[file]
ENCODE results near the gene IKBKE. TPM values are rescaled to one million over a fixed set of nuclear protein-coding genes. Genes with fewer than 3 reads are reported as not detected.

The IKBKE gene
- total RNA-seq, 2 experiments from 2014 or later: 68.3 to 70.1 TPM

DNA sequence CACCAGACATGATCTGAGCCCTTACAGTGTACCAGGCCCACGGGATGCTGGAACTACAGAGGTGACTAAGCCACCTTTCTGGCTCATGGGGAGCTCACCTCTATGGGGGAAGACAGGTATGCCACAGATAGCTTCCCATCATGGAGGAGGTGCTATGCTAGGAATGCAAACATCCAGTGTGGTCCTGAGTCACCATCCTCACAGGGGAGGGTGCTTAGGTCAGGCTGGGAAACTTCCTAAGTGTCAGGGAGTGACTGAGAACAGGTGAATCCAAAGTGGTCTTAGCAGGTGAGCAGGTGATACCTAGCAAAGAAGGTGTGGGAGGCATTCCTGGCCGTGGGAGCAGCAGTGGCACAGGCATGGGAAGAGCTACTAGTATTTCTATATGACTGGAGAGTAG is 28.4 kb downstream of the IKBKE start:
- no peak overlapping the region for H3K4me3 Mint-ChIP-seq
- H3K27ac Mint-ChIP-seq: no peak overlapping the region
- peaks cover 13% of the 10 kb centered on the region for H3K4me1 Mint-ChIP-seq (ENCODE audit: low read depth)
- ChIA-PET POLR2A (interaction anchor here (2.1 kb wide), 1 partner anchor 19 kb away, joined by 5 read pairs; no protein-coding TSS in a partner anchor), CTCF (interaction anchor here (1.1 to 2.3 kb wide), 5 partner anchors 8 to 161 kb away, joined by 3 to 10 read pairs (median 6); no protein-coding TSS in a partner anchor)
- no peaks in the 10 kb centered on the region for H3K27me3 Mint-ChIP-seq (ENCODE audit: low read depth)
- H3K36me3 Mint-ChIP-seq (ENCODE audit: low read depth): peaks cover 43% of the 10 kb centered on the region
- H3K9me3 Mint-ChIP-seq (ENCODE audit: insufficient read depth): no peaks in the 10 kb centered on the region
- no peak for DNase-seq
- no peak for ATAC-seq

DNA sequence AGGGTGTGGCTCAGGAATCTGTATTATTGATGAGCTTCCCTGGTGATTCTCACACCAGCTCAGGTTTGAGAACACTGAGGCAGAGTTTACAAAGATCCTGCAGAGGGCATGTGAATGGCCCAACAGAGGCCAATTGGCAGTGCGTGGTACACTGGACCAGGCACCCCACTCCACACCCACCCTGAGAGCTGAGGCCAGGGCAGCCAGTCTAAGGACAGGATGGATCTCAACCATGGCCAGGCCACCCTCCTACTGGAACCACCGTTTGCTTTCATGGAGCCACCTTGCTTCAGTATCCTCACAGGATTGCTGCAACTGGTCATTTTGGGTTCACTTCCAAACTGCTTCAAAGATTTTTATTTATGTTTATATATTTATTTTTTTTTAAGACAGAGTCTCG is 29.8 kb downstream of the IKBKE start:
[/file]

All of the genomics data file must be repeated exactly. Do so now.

ENCODE results near the gene IKBKE. TPM values are rescaled to one million over a fixed set of nuclear protein-coding genes. Genes with fewer than 3 reads are reported as not detected.

The IKBKE gene
- total RNA-seq, 2 experiments from 2014 or later: 68.3 to 70.1 TPM

DNA sequence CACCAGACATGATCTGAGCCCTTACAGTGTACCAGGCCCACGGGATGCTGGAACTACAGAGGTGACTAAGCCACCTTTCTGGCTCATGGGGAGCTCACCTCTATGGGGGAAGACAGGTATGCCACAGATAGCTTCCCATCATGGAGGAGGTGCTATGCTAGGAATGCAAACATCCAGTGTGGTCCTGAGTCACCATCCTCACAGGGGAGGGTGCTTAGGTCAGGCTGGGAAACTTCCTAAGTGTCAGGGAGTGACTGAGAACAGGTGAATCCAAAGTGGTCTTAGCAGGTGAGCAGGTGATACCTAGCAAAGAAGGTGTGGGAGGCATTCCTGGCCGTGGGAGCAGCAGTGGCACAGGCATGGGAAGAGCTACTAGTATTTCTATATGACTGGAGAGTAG is 28.4 kb downstream of the IKBKE start:
- no peak overlapping the region for H3K4me3 Mint-ChIP-seq
- H3K27ac Mint-ChIP-seq: no peak overlapping the region
- peaks cover 13% of the 10 kb centered on the region for H3K4me1 Mint-ChIP-seq (ENCODE audit: low read depth)
- ChIA-PET POLR2A (interaction anchor here (2.1 kb wide), 1 partner anchor 19 kb away, joined by 5 read pairs; no protein-coding TSS in a partner anchor), CTCF (interaction anchor here (1.1 to 2.3 kb wide), 5 partner anchors 8 to 161 kb away, joined by 3 to 10 read pairs (median 6); no protein-coding TSS in a partner anchor)
- no peaks in the 10 kb centered on the region for H3K27me3 Mint-ChIP-seq (ENCODE audit: low read depth)
- H3K36me3 Mint-ChIP-seq (ENCODE audit: low read depth): peaks cover 43% of the 10 kb centered on the region
- H3K9me3 Mint-ChIP-seq (ENCODE audit: insufficient read depth): no peaks in the 10 kb centered on the region
- no peak for DNase-seq
- no peak for ATAC-seq

DNA sequence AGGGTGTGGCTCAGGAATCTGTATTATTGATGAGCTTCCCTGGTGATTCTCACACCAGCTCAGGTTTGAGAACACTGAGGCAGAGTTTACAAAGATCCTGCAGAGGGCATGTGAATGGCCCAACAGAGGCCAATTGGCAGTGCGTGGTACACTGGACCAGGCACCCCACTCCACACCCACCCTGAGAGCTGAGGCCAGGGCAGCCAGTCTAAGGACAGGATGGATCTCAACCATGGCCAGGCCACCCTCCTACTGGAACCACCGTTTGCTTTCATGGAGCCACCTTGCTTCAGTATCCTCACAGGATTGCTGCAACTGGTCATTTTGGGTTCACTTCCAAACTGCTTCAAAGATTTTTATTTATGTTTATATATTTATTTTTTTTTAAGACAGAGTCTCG is 29.8 kb downstream of the IKBKE start: